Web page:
In Sapiens, Dr Yuval Noah Harari spans the whole of human history, from the very first humans to walk the earth to the radical – and sometimes devastating – breakthroughs of the Cognitive, Agricultural and Scientific Revolutions. Drawing on insights from biology, anthropology, paleontology and economics, he explores how the currents of history have shaped our human societies, the animals and plants around us, and even our personalities. Have we become happier as history has unfolded? Can we ever free our behaviour from the heritage of our ancestors? And what, if anything, can we do to influence the course of the centuries to come? 

Bold, wide-ranging and provocative, Sapiens challenges everything we thought we knew about being human: our thoughts, our actions, our power … and our future. 

ADD IT TO YOUR GOODREADS?

1776 by DAVID MCCULLOUGH 

TOPICS:

Military History | War | Politics | Declaration of Independence | American Revolution

In this masterful book, David McCullough tells the intensely human story of those who marched with General George Washington in the year of the Declaration of Independence – when the whole American cause was riding on their success, without which all hope for independence would have been dashed and the noble ideals of the Declaration would have amounted to little more than words on paper.

Based on extensive research in both American and British archives, 1776 is a powerful drama written with extraordinary narrative vitality. It is the story of Americans in the ranks, men of every shape, size, and color, farmers, schoolteachers, shoemakers, no-accounts, and mere boys turned soldiers. And it is the story of the King’s men, the British commander, William Howe, an his highly disciplined redcoats who looked on their rebel foes with contempt and fought with a valor too little known.

At the center of the drama, with Washington, are two young American patriots, who, at first, knew no more of war than what they had read in books – Nathaniel Green, a Quaker who was made a general at thirty-three, and Henry Knox, a twenty-five-year-old bookseller who had the preposterous idea of hauling the guns of Fort Ticonderoga overland to Boston in the dead of Winter.

But it is the American commander-in-chief who stands foremost – Washington, who had never before led an army in battle. Written as a companion work to his celebrated biography of John Adams, David McCullough’s 1776 is another landmark in the literature of American history.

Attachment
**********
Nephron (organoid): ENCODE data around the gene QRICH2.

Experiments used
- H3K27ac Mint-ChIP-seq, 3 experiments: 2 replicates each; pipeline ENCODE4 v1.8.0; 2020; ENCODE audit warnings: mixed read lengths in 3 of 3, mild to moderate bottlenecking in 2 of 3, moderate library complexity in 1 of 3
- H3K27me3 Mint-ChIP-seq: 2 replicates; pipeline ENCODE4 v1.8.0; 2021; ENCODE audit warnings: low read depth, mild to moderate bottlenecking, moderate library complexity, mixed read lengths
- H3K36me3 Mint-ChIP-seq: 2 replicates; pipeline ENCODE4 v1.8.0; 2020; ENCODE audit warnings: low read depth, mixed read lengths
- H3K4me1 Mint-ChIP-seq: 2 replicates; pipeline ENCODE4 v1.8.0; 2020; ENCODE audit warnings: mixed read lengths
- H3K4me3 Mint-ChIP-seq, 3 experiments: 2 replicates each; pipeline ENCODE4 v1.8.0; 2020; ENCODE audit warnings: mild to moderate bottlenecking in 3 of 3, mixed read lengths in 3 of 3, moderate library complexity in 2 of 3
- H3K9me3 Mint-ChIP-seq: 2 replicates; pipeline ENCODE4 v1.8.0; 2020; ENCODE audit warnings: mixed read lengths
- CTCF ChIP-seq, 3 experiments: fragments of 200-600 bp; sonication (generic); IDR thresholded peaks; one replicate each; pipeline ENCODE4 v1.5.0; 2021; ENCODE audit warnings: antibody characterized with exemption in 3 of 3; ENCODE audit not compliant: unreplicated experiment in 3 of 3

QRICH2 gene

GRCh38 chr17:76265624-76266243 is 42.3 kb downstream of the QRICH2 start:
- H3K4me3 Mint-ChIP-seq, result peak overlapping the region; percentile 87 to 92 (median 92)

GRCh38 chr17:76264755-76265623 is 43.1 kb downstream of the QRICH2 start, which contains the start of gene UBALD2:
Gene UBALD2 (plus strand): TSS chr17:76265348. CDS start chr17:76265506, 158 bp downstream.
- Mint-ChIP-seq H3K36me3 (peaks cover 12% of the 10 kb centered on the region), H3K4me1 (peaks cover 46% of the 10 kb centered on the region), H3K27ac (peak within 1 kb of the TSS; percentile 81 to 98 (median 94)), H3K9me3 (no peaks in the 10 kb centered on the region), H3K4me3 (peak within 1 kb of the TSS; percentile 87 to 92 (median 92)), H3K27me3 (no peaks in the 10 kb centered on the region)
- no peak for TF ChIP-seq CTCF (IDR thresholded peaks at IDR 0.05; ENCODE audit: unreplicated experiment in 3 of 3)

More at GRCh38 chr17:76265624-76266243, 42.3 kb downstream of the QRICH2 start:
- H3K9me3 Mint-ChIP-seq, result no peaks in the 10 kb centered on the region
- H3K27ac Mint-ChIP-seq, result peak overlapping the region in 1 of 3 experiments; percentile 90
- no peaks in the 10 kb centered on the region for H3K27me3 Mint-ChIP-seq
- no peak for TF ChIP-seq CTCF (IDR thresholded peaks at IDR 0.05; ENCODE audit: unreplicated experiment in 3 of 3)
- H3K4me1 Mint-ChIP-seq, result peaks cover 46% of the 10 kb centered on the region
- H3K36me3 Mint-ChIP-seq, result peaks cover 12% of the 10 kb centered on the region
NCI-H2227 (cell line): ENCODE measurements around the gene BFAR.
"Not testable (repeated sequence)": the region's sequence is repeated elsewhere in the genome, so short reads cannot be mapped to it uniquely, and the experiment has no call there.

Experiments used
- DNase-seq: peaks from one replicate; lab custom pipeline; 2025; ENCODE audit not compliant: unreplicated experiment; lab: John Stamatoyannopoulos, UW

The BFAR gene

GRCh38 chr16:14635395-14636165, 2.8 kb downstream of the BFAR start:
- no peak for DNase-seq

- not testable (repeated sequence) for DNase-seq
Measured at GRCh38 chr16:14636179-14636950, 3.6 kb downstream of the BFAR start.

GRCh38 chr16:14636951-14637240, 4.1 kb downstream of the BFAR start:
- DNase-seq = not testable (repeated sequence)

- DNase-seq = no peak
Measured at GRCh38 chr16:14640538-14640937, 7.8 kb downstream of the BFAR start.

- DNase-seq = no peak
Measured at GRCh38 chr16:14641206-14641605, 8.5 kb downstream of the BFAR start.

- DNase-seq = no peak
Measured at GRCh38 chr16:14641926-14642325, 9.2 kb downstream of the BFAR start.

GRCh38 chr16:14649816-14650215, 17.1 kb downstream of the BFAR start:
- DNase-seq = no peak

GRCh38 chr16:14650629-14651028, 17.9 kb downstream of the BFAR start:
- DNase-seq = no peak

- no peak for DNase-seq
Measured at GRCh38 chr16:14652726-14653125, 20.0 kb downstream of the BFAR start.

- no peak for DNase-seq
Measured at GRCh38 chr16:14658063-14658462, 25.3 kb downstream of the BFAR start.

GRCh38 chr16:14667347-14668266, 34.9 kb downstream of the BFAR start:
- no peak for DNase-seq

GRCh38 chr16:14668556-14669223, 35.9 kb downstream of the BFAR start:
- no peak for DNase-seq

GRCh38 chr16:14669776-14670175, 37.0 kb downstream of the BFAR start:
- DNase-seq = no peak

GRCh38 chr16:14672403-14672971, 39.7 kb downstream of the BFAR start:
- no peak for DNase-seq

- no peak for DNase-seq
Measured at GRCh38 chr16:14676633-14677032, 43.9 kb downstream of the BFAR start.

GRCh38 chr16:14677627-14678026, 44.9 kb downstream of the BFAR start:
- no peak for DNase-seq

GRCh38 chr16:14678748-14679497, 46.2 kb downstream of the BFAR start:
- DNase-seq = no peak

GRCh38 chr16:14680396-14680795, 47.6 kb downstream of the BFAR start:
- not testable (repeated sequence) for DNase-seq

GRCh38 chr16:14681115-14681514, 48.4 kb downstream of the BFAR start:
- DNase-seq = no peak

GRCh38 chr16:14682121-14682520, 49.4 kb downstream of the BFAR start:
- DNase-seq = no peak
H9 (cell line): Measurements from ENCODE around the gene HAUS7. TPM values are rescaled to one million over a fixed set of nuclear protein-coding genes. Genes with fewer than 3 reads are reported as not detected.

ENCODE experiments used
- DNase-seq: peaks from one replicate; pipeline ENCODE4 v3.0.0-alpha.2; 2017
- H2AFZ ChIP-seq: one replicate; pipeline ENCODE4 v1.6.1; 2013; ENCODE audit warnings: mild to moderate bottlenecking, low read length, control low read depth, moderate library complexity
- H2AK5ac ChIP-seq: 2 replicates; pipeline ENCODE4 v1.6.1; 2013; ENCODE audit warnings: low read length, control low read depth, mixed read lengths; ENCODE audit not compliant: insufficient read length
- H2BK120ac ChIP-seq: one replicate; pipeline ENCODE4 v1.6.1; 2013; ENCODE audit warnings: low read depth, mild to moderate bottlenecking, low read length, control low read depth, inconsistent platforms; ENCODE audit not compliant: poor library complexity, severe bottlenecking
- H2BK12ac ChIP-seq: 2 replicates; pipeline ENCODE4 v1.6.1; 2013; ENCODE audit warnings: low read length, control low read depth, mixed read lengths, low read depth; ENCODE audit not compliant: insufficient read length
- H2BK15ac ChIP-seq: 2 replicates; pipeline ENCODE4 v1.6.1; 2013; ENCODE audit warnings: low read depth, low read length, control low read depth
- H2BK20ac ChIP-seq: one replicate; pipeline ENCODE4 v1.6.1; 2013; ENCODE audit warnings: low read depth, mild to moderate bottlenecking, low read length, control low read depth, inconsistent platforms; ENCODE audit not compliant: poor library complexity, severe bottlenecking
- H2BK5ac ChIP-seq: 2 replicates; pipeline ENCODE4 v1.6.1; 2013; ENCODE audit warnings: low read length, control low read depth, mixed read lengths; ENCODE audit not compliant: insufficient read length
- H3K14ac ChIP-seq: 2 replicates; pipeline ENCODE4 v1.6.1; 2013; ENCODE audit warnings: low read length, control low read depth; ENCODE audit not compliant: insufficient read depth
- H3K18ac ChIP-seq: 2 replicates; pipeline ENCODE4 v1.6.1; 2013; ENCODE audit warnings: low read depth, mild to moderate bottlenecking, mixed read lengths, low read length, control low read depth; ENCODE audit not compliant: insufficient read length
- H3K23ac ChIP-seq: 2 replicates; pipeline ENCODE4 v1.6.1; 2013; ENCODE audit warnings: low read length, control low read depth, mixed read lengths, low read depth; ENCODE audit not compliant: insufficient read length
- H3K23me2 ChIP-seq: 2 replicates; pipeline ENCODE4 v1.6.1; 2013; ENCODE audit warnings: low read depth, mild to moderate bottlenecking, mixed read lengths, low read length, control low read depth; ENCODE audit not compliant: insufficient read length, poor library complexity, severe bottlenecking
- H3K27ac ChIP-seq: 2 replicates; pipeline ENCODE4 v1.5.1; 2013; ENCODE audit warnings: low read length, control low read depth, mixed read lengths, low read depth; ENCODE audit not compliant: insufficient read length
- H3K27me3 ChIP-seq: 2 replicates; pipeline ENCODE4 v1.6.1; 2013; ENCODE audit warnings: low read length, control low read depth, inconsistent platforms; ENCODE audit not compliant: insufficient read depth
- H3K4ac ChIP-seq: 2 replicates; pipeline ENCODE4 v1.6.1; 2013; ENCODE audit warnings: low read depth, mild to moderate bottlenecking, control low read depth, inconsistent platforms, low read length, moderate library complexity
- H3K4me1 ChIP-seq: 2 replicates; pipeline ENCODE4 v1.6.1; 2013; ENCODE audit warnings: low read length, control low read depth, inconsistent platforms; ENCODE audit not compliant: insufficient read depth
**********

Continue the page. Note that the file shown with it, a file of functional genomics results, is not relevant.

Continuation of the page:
ADD IT TO YOUR GOODREADS?

England’s Other Countrymen: Blackness in Tudor Society by Onyeka Nubia

TOPICS:

Tudor History | England | Race | Politics

The Tudor period remains a source of timeless fascination, with endless novels, TV shows, and films depicting the period in myriad ways. And yet our image of the Tudor era remains overwhelmingly white. This ground-breaking and provocative new book seeks to redress the balance: revealing not only how black presence in Tudor England was far greater than has previously been recognized, but that Tudor conceptions of race were far more complex than we have been led to believe.   

Drawing on original research, Onyeka Nubia shows that Tudors from many walks of life regularly interacted with people of African descent, both at home and abroad, revealing a genuine pragmatism towards race and acceptance of difference. Nubia also rejects the influence of the “Curse of Ham” myth on Tudor thinking, and persuasively argues that many of the ideas associated with modern racism are therefore relatively recent developments.  England’s Other Countrymen is a bravura and eloquent forgotten history of diversity and cultural exchange, and casts a new light on our own attitudes towards race.

ADD IT TO YOUR GOODREADS?

A BRIEF HISTORY OF THE AMAZONS: WOMEN WARRIORS IN MYTH AND HISTORY by Lyn Webster Wilde

TOPICS:

Women | Mythology | Amazons

‘Golden-shielded, silver-sworded, man-loving, male-child slaughtering Amazons,’ is how the fifth-century Greek historian Hellanicus described the Amazons, and they have fascinated humanity ever since. Did they really exist? For centuries, scholars consigned them to the world of myth, but Lyn Webster Wilde journeyed into the homeland of the Amazons and uncovered astonishing evidence of their historic reality.
North of the Black Sea she found archaeological excavations of graves of Iron Age women buried with arrows, swords and armour. In the hidden world of the Hittites, near the Amazons’ ancient capital of Thermiscyra in Anatolia, she unearthed traces of powerful priestesses, women-only religious cults, and an armed, bisexual goddess – all possible sources for the ferocious women.
Combining scholarly penetration with a sense of adventure, Webster Wilde has produced a coherent and absorbing book that challenges preconceived notions, still disturbingly widespread, of what men and women can do.

ADD IT TO YOUR GOODREADS?


Well, we shall see how I fare with these first!